An ambulance without 911 might seem like an airplane without a control tower — something that has no direction or destination.
But a new Colorado Springs company is trying to capitalize on just such a concept by circumventing 911 to serve mostly non-critical patients who might otherwise be put on the back burner by the county’s contracted ambulance provider, American Medical Response.
Rocky Mountain Mobile Medical began operating this month out of a nondescript building in northwest Colorado Springs with a fully equipped ambulance, a dispatch center and emergency medical technicians and paramedics. A second ambulance is scheduled to arrive this week, and the company eventually hopes to have at least a dozen vehicles servicing Colorado Springs.
The company is focusing on patients — many of them elderly — who require medical assistance when going to and from health care facilities such as nursing homes, hospitals, hospices and dialysis centers, but who are not in critical situations. But Rocky Mountain Mobile expects to handle emergencies as well, and it’s licensed by the state to respond with lights and sirens, said Chief Executive Officer Ray Goetze.
Goetze has tried to make it as easy for a hospital or nursing home to call his company in an emergency as it is it to dial 911. The company has purchased special phones, to be installed at nurses’ stations, that will dial directly into the company’s dispatch on encrypted lines to protect patients’ information.
The company also is working out arrangements with Medicare and insurers.
The idea of bypassing 911 for an ambulance worries at least one board member of the El Paso County Emergency Services Agency, which oversees AMR’s exclusive contract to respond to 911 calls. The board member, County Commissioner Sallie Clark, said the contract ensures that people get the most timely care — and imposes penalties on AMR if they don’t.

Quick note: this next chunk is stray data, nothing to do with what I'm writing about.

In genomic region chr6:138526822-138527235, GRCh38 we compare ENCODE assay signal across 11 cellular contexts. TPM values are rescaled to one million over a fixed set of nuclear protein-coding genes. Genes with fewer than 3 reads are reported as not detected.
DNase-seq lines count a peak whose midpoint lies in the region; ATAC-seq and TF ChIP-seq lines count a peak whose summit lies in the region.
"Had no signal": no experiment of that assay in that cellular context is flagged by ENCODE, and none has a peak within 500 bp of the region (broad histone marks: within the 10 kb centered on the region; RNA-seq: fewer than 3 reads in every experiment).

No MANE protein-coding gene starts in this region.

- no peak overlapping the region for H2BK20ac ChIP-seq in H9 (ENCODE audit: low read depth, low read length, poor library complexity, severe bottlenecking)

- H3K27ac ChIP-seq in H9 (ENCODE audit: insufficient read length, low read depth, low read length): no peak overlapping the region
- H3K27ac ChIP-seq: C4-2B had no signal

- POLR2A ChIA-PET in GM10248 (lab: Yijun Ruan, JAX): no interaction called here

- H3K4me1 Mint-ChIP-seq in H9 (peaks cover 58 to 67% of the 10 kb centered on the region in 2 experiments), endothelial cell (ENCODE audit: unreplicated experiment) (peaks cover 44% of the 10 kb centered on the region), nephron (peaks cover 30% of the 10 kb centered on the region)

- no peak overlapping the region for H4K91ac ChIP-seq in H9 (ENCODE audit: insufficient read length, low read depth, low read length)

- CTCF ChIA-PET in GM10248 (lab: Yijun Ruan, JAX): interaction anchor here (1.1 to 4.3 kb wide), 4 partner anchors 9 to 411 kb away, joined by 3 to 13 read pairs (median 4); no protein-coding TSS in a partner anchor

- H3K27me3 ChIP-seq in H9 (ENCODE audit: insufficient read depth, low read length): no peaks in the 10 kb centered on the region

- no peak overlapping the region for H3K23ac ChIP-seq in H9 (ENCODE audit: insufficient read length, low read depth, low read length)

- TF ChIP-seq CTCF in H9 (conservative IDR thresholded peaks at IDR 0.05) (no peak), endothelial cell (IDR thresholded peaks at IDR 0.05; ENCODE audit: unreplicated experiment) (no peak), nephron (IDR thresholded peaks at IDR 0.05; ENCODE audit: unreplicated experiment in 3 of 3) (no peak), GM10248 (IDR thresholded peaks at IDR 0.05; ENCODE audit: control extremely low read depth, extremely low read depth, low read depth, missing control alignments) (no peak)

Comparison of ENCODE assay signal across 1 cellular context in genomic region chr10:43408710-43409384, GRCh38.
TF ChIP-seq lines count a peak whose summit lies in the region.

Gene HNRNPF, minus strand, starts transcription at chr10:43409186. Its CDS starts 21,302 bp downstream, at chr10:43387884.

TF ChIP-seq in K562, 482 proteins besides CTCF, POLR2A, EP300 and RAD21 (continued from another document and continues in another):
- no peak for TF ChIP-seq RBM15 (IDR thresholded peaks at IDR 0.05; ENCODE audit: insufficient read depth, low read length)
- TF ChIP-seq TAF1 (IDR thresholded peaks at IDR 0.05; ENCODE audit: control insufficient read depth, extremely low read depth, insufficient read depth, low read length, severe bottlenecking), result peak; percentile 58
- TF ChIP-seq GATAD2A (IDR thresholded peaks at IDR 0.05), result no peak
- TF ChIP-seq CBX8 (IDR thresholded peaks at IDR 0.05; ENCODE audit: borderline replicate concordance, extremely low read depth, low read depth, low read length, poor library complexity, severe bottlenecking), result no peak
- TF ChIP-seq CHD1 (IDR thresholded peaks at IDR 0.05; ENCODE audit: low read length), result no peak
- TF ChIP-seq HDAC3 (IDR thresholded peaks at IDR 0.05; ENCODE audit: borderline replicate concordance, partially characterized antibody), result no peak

“If somebody’s trying to work outside of that system, that’s not in the patient’s best interest,” she said.
Goetze, though, said many emergency calls don’t warrant police and fire responders, such as a nursing home patient who falls and breaks a hip. Those are the same patients who might be left waiting indefinitely if it comes down to choosing between serving them or, say, a car crash victim, he said.
AMR’s local General Manager Ted Sayer conceded Rocky Mountain’s target group of patients represents a significant portion of its current business. Interfacility transports, as they are called, make up about 30 percent of its calls, he said.
“Certainly, if they’re successful, it would have an impact,” he said.
At the same time, he questioned whether the new company will succeed. Several ambulance companies have tried similar ventures over the years, but none lasted.
Rocky Mountain so far has some buy-in. It is under contract with Pikes Peak Hospice and Palliative Care, and it has hired Dr. Jack Sharon, the director of Penrose Hospital’s Emergency Department, as medical director. Sharon is also on the Emergency Services Agency board.
And, unlike national providers such as AMR and many of its past competitors, Goetze is a local businessman well-acquainted with the staff at local health care facilities. Several years ago he started a company called Beo, a Latin word for giving, which offers home care for the elderly, trains nursing aides, and runs a non-medical transport service.
The idea to start an ambulance service, he said, came from health care providers frustrated by long waits for an ambulance when things get busy.
Sayer rebuffed claims of long waits, saying the company hits its target response times more often than not. He accused of Goetze of spreading misinformation to drum up business.
Martha Barton, CEO at Pikes Peak Hospice, praised AMR, but she said Rocky Mountain is nonetheless a welcome addition for her patients.
“The truth of it is, the triage ambulance company has got to take calls in order of priority of patient safety. When it comes to transfer out of a hospital, our patients have to wait longer than we would like them to have to,” Barton said. “I think that there’s room for them both.”
Sharon also spoke highly of AMR, but said it can’t do everything.
“I think that if there were not a void in the non-emergent transport aspect … then probably Rocky Mountain Medical would not be starting.”